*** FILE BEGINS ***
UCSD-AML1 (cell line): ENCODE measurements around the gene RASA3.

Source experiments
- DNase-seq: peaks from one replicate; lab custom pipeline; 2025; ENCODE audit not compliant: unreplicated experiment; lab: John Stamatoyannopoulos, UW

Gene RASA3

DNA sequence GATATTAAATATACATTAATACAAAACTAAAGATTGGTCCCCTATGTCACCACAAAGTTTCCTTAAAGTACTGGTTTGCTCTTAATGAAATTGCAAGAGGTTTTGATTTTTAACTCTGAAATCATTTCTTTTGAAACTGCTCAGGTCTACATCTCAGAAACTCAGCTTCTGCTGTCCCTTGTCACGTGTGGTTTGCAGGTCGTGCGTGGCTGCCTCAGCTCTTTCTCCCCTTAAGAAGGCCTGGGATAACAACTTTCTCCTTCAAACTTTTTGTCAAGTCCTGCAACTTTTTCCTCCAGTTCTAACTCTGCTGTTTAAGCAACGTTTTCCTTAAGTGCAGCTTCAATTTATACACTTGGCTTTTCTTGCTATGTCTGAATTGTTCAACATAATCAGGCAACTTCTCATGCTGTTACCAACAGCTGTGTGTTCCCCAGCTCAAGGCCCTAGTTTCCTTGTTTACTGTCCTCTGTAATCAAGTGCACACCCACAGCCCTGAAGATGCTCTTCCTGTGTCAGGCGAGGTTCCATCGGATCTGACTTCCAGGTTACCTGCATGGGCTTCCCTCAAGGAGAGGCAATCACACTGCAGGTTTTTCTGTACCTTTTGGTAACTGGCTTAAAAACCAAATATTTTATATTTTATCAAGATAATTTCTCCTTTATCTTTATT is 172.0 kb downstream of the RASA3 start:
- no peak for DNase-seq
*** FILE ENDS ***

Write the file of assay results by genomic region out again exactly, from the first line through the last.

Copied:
UCSD-AML1 (cell line): ENCODE measurements around the gene RASA3.

Source experiments
- DNase-seq: peaks from one replicate; lab custom pipeline; 2025; ENCODE audit not compliant: unreplicated experiment; lab: John Stamatoyannopoulos, UW

Gene RASA3

DNA sequence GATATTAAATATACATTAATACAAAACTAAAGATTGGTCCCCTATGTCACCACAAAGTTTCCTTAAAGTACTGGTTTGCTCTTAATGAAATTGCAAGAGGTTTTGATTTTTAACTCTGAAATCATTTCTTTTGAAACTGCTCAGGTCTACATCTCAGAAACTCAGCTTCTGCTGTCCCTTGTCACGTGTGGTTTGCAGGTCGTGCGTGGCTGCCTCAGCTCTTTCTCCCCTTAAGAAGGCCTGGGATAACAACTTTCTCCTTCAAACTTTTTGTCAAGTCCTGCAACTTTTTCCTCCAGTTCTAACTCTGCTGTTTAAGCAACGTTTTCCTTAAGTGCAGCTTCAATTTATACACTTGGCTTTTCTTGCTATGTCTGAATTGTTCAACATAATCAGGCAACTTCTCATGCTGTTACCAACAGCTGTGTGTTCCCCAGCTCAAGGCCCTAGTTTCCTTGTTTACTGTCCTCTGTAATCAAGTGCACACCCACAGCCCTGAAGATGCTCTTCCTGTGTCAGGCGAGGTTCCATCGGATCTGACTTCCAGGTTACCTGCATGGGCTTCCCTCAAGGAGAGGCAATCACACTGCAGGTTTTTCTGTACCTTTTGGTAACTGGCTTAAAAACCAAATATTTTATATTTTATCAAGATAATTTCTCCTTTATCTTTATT is 172.0 kb downstream of the RASA3 start:
- no peak for DNase-seq